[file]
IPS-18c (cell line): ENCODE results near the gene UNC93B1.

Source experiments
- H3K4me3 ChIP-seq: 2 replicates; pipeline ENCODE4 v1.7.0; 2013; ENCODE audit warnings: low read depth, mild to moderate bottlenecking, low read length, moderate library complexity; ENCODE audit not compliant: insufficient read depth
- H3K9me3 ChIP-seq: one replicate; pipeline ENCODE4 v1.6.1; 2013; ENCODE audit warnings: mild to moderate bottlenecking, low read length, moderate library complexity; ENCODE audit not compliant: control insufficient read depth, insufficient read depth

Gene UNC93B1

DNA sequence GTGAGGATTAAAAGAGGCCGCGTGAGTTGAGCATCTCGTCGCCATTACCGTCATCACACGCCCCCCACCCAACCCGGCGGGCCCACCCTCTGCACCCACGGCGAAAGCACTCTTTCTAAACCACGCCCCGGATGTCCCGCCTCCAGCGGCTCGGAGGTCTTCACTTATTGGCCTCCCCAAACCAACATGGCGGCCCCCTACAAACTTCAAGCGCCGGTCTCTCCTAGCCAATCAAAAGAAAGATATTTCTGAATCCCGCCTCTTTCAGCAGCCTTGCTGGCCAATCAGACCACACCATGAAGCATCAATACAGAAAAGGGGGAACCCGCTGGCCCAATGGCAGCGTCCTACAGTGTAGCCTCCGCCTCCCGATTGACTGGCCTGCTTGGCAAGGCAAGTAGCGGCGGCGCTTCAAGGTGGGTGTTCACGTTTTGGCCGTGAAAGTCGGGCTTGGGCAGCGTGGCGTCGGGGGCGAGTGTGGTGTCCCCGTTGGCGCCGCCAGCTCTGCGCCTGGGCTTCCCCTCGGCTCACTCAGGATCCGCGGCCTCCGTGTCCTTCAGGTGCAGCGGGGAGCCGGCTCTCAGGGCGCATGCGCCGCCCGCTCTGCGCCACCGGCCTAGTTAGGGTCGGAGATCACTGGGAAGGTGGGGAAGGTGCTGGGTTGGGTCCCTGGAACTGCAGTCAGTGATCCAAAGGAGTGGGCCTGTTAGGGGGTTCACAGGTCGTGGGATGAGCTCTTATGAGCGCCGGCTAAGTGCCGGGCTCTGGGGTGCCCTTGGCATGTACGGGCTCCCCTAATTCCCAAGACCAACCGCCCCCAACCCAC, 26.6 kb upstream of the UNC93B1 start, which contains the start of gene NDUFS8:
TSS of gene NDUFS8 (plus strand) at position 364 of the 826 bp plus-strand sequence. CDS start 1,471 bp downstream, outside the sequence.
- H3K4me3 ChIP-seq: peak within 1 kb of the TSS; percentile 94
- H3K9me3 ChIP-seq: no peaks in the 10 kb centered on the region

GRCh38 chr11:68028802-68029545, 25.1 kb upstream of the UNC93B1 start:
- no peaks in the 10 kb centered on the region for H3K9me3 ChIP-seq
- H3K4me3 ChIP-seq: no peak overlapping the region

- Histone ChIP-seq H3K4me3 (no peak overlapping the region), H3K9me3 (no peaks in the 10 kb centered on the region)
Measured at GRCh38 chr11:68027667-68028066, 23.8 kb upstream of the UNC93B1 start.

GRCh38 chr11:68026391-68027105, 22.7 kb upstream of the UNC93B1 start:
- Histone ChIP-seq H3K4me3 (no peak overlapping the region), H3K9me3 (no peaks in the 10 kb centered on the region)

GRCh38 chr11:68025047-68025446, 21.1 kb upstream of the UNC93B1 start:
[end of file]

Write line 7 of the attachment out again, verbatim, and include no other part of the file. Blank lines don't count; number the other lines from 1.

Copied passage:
TSS of gene NDUFS8 (plus strand) at position 364 of the 826 bp plus-strand sequence. CDS start 1,471 bp downstream, outside the sequence.